A Pennsylvania judge has ruled that a search of a healthcare marijuana patient’s vehicle primarily based on the scent of cannabis is illegal. In an opinion filed earlier this month, Lehigh County Judge Maria Dantos excluded proof in a drugs and weapons case, dealing a blow to prosecutors.
The ruling stems from the case of Timothy Barr, 27, a registered healthcare marijuana patient with the state of Pennsylvania. In November, Barr, a resident of Germansville, Pennsylvania, was a passenger in a vehicle driven by his wife when they have been pulled more than by state troopers for a visitors violation. When the law enforcement officers stated that they smelled marijuana in the automobile, Barr showed them his healthcare marijuana identification card issued by the state.
Having said that, the troopers stated that they nevertheless had a legal appropriate to search the vehicle and located a smaller quantity of cannabis and cannabis residue. They also located a loaded handgun beneath the driver’s seat. Due to a preceding criminal conviction, Barr is prohibited from possessing a firearm.
In the opinion in the case filed by Dantos, the judge wrote that it was “illogical, impractical and unreasonable” for the troopers to suspect that a crime had been committed just after Barr showed them his healthcare marijuana identification card.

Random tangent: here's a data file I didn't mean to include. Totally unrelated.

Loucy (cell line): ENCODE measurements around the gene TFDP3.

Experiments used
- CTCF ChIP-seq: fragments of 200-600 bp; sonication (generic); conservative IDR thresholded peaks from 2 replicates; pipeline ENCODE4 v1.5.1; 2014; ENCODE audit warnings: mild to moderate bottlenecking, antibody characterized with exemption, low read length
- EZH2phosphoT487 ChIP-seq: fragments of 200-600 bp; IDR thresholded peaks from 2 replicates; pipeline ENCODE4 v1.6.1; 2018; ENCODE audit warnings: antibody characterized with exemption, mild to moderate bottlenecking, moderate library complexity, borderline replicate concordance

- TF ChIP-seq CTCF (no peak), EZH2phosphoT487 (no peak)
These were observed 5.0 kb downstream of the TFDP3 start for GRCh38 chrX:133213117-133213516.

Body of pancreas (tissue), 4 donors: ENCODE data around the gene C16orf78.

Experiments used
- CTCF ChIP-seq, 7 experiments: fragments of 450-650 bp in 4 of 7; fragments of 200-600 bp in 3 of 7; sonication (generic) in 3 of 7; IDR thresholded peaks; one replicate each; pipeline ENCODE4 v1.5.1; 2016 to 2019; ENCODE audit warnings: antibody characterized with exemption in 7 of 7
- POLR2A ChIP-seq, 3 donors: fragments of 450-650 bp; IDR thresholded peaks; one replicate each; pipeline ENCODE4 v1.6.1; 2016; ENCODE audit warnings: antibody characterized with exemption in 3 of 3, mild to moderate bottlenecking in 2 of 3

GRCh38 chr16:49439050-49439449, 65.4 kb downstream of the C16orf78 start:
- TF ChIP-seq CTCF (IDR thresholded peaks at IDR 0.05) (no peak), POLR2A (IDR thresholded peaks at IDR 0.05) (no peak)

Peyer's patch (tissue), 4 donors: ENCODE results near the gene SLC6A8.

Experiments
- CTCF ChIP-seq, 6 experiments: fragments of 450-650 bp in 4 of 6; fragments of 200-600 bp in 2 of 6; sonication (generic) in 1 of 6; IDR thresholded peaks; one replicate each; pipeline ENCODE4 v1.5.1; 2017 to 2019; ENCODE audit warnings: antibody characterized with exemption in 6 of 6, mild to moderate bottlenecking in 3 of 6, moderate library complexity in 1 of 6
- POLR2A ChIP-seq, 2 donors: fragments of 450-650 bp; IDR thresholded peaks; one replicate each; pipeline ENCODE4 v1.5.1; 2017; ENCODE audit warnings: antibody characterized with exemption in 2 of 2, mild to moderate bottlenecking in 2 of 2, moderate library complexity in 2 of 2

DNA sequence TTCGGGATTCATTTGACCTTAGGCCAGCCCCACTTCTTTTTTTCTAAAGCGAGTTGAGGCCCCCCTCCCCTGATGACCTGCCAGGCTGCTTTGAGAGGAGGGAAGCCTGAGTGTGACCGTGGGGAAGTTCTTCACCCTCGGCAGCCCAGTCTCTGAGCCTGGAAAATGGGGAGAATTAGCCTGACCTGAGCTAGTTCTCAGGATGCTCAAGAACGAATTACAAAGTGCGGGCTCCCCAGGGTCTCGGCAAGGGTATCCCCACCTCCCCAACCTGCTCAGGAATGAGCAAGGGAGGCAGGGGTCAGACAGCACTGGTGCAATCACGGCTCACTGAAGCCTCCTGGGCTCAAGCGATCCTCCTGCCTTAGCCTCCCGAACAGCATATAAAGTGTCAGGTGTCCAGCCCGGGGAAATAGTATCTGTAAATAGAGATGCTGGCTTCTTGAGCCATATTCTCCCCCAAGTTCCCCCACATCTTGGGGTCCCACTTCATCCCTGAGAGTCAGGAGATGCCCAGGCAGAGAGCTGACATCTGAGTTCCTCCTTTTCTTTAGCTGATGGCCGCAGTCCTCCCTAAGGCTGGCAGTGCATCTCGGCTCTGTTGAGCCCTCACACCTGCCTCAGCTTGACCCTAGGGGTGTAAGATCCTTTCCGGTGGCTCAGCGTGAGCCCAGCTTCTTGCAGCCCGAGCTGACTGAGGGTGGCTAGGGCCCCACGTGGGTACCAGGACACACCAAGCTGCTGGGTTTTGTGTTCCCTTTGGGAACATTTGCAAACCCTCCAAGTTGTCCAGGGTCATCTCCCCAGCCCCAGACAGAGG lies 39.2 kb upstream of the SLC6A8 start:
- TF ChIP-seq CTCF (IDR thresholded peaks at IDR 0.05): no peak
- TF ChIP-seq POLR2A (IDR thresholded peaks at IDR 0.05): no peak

“The smell of marijuana is no longer per se indicative of a crime,” Dantos wrote.
Cops Do not Know the Law
The case also reveals how woefully uninformed some law enforcement officers are about the laws they are charged with enforcing. 1 trooper in the case testified that she believed healthcare marijuana had no smell although the other stated that she believed dried cannabis was nevertheless illegal beneath the state’s healthcare marijuana regulations. Cannabis flower has been offered for legal buy at licensed healthcare marijuana dispensaries considering that August, 2018.
The troopers had located significantly less than a gram of cannabis in an unmarked bag that was in a pill bottle and charged Barr with possession, regardless of his status as a healthcare marijuana patient.
“Pennsylvania legislators did not contemplate that folks with legal healthcare marijuana cards would be arrested and prosecuted for possession of marijuana in a package that is not clearly marked with a dispensary name on it. Such actions are merely indicates of hampering the legalization of marijuana for healthcare purposes,” Dantos wrote in her opinion.
Dantos also wrote that the case illustrated a “clear disconnect involving the healthcare neighborhood and the law enforcement neighborhood.” The judge dismissed the marijuana possession charge and ruled that the handgun found in the vehicle was inadmissible as proof in the weapons case.
District Lawyer Jim Martin stated that his workplace is reviewing the judge’s ruling and transcripts from court hearings in the case. Prosecutors have not however decided if they will appeal Dantos’ ruling to the Superior Court, proceed without the need of the excluded proof, or drop the case.
Criminal defense lawyer Joshua Karoly stated that the ruling could lead to an finish of a procedural rule that makes it possible for law enforcement officers to conduct searches of automobiles primarily based solely on the odor of cannabis.
“This case will place a spotlight on the plain smell doctrine in Pennsylvania which police use far as well frequently to invade citizens’ privacy,” Karoly stated.